Vol. 2, Issue 4, Part G (2016)
Penile fracture: Four case series report from a single institute
Dr. Ibrahim Kothawala, Dr. Sanjay P Dhangar, Dr. Abhijit A Whatkar, Dr. DK Jain
Introduction: Fracture of the penis is not a rare condition, as the sporadic reports of penile fracture give the impression of rare trauma. Penile fracture is rupture of one or both of the tunica albuginea, the fibrous coverings that envelop the penile corpora cavernosa, with a resultant corporal defect caused by trauma to the erect penis. In our study, we analysed different aspects of penile fractures, including different modes of occurrence and presentation. Our study also addressed the management and outcomes of penile fracture, with special reference to the preservation of sexual function. Materials and Methods: This was a prospective observational study extending from January 2015 to December 2015, All patients admitted for blunt trauma to the erect penis were included in the study. During this period, 4 cases of penile fracture were treated in our institute. Each patient underwent a thorough clinical evaluation and received proper treatment. Penile fracture was mainly diagnosed on clinical grounds, based on a proper history and clinical examination. All the patients were managed by surgical exploration. Circumcoronal incision followed by degloving was done. Evacuation of the haematoma and repair of the tunical tear with absorbable sutures was done. All patients were catheterised before exploration. Minimum follow up was for 3 months. All patients were locally examined for wound-related complication, penile deviation, fibrotic scarring, skin necrosis or other related complications. Patients' sexual function was also evaluated. Both married and unmarried patients with a partner were evaluated. Results: We treated all patients surgically. Mean age of presentation was 35.25 years. Vaginal intercourse was most common mode of injury. Patients presented in a mean time of 7 hours. Tunical defect was palpable clinically in two cases. Intra-operatively 3 patients had unilateral injury and one had bilateral injury. Right side was more commonly involved and mid-shaft was the most common site. There was one iatrogenic urethral injury. 3 patients had catheter removal after 48 hours and in one patient after 7 days. Post-operatively, one patient had mild wound infection and one had distal skin necrosis. All patients were followed at 2 weeks, one month and 3 months. At 3 months, only one patient had mild erectile dysfunction. Conclusion: Penile fracture is a urological emergency, should be managed promptly. Diagnosis is usually clinical and surgery is the treatment of choice.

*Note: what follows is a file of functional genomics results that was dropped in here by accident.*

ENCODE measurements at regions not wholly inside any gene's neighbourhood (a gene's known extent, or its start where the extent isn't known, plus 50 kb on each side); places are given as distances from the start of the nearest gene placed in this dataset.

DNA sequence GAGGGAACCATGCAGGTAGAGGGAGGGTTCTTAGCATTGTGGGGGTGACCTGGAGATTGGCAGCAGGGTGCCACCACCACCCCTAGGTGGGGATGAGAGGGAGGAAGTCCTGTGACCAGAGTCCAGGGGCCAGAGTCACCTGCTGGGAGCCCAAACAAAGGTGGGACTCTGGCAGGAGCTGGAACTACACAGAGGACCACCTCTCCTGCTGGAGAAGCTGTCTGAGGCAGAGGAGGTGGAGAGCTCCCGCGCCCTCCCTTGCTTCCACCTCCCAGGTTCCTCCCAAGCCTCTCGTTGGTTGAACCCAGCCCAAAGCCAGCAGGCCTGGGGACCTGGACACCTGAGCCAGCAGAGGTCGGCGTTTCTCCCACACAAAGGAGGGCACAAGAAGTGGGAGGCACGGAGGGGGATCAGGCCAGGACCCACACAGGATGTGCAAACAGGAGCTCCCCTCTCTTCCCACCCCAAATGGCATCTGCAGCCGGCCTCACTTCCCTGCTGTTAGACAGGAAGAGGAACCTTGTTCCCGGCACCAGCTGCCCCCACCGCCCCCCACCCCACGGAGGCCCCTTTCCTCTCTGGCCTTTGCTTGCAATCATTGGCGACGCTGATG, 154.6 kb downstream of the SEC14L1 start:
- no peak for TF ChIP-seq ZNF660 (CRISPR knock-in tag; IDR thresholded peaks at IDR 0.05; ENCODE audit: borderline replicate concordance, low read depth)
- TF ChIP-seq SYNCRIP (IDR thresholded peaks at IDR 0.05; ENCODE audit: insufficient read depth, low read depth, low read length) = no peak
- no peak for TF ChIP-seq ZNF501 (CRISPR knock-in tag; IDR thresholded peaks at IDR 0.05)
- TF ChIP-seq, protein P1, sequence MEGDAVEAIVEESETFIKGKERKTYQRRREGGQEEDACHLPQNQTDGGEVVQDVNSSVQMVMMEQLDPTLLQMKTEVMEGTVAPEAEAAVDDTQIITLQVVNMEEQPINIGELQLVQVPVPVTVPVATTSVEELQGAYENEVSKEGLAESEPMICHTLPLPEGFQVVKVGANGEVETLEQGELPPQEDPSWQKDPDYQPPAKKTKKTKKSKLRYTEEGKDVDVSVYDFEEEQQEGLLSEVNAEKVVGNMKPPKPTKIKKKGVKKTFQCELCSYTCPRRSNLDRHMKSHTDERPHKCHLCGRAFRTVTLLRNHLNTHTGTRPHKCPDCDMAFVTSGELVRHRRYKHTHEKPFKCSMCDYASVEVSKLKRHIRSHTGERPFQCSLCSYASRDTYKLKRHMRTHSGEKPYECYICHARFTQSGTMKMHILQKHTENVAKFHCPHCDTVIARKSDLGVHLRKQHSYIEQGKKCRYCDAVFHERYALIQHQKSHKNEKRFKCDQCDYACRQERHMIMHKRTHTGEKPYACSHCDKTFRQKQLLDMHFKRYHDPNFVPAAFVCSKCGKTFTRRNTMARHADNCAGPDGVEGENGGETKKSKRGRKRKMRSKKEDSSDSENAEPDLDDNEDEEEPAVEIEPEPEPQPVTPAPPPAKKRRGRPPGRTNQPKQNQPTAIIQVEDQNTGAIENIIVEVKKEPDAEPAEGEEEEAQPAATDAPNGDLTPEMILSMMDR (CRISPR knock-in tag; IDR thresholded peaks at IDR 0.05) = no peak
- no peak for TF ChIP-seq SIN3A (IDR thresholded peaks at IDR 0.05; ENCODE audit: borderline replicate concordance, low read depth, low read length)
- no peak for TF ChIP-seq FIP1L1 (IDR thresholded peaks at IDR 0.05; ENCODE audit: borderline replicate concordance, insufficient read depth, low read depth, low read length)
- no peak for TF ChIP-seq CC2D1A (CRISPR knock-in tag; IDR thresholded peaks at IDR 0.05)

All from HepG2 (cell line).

How to cite this article:
Dr. Ibrahim Kothawala, Dr. Sanjay P Dhangar, Dr. Abhijit A Whatkar, Dr. DK Jain. Penile fracture: Four case series report from a single institute. Int J Appl Res 2016;2(4):421-425.